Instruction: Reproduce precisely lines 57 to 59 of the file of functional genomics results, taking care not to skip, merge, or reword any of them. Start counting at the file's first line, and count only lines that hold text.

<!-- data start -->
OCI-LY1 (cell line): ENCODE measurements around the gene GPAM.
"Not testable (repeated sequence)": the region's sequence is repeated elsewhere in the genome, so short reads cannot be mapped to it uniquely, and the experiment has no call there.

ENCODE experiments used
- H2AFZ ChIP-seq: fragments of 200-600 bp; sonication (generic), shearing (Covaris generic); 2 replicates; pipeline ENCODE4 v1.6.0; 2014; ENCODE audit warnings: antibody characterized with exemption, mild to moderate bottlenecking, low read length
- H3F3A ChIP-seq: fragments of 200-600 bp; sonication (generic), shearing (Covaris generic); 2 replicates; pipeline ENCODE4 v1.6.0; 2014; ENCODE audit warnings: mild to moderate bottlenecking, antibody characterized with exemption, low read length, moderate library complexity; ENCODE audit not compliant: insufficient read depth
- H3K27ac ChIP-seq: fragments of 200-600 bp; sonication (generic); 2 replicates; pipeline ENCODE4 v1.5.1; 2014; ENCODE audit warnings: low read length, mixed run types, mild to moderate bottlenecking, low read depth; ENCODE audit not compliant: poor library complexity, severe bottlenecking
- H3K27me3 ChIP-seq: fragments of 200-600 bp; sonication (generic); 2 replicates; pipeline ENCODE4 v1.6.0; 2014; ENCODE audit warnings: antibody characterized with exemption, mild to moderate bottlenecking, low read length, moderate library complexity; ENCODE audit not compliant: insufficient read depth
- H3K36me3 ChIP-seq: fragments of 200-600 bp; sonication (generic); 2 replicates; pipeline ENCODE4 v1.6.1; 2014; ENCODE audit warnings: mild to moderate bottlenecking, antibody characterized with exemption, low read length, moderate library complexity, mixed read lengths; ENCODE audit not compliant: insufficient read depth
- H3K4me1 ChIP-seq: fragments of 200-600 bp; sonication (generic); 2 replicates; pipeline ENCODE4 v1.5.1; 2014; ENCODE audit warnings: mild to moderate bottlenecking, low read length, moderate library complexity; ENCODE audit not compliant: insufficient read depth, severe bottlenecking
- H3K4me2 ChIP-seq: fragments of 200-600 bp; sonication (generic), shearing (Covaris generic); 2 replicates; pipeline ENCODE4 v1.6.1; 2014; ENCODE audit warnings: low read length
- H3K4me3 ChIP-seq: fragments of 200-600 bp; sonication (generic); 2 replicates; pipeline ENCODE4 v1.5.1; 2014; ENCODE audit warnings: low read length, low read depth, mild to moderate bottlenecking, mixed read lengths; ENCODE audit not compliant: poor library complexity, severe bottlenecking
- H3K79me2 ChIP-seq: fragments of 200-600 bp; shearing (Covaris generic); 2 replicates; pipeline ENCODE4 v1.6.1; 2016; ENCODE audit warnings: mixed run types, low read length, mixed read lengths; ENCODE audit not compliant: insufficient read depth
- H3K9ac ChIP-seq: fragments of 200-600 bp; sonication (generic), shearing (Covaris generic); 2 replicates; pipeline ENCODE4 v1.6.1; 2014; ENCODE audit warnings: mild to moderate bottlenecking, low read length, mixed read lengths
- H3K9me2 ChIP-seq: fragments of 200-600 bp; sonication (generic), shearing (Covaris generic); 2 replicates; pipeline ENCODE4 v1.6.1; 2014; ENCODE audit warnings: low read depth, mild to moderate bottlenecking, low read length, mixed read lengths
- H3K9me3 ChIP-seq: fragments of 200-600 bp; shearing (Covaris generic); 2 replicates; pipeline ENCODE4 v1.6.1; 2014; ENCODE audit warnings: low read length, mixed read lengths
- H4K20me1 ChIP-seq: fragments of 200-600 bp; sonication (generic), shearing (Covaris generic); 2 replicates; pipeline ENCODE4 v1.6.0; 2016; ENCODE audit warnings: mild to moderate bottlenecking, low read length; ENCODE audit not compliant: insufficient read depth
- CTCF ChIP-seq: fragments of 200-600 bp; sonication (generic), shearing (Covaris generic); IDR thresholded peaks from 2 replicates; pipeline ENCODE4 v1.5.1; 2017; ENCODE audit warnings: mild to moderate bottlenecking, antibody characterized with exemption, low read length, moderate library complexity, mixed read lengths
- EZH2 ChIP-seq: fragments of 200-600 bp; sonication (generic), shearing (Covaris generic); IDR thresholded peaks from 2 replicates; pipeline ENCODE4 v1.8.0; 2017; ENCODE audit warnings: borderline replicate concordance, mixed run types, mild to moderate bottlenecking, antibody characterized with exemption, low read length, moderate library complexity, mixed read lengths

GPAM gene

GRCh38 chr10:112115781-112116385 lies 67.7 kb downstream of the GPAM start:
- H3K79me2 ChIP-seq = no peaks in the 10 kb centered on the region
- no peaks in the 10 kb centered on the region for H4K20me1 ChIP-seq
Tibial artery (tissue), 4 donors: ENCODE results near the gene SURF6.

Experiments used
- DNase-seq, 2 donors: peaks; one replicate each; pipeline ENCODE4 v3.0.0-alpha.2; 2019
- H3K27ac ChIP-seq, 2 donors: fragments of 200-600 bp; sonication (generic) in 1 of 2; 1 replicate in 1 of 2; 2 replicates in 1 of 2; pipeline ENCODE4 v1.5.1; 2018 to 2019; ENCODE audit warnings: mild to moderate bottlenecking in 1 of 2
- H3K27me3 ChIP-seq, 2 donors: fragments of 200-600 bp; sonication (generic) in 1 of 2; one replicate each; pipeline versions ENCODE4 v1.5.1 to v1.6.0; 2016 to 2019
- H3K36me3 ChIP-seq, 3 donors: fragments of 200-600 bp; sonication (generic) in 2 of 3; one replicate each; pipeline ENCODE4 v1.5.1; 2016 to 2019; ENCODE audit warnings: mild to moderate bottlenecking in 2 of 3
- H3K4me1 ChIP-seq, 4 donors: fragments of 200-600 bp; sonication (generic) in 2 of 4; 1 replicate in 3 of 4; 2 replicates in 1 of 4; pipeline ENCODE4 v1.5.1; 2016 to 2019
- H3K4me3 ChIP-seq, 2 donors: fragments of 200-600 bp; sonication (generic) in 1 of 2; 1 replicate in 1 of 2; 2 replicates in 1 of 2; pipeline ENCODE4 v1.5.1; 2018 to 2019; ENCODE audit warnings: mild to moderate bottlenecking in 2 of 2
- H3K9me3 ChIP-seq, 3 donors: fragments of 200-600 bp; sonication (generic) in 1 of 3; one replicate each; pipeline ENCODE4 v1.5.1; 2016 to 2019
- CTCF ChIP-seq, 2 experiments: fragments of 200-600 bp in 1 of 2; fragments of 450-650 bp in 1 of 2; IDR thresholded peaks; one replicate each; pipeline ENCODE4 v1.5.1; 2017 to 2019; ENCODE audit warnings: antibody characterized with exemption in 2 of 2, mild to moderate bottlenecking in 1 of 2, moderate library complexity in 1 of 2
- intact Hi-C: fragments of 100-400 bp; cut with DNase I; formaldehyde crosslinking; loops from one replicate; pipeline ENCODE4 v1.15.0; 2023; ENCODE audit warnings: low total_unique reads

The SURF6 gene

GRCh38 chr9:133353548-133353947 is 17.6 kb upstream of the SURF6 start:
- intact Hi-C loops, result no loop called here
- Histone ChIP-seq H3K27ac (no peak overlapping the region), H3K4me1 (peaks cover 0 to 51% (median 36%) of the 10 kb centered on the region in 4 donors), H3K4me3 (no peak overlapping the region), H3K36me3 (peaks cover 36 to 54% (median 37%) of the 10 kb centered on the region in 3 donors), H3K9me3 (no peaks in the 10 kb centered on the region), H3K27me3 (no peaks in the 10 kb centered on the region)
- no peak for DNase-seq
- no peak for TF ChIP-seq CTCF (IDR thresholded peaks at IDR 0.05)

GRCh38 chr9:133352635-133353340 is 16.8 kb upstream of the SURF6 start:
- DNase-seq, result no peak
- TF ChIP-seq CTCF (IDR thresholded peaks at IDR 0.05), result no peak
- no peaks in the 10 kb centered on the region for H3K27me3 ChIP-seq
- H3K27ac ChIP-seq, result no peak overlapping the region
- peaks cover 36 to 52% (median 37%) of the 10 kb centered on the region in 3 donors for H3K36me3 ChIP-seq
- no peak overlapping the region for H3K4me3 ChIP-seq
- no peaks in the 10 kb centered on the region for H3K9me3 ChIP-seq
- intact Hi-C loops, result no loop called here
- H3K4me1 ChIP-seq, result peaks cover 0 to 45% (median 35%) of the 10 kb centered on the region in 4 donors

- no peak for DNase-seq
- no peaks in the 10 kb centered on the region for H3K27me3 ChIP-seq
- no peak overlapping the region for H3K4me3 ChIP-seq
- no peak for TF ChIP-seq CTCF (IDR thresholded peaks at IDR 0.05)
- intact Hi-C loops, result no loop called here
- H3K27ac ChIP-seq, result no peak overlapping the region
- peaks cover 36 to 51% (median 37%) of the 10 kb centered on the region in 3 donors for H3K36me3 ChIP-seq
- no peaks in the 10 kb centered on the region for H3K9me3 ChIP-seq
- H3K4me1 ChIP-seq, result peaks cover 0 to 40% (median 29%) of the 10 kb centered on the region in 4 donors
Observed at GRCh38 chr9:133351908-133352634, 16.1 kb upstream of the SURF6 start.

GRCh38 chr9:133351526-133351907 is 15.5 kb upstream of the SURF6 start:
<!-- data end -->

- no peaks in the 10 kb centered on the region for H3K9me3 ChIP-seq
- H3K4me1 ChIP-seq, result peaks cover 0 to 40% (median 29%) of the 10 kb centered on the region in 4 donors
Observed at GRCh38 chr9:133351908-133352634, 16.1 kb upstream of the SURF6 start.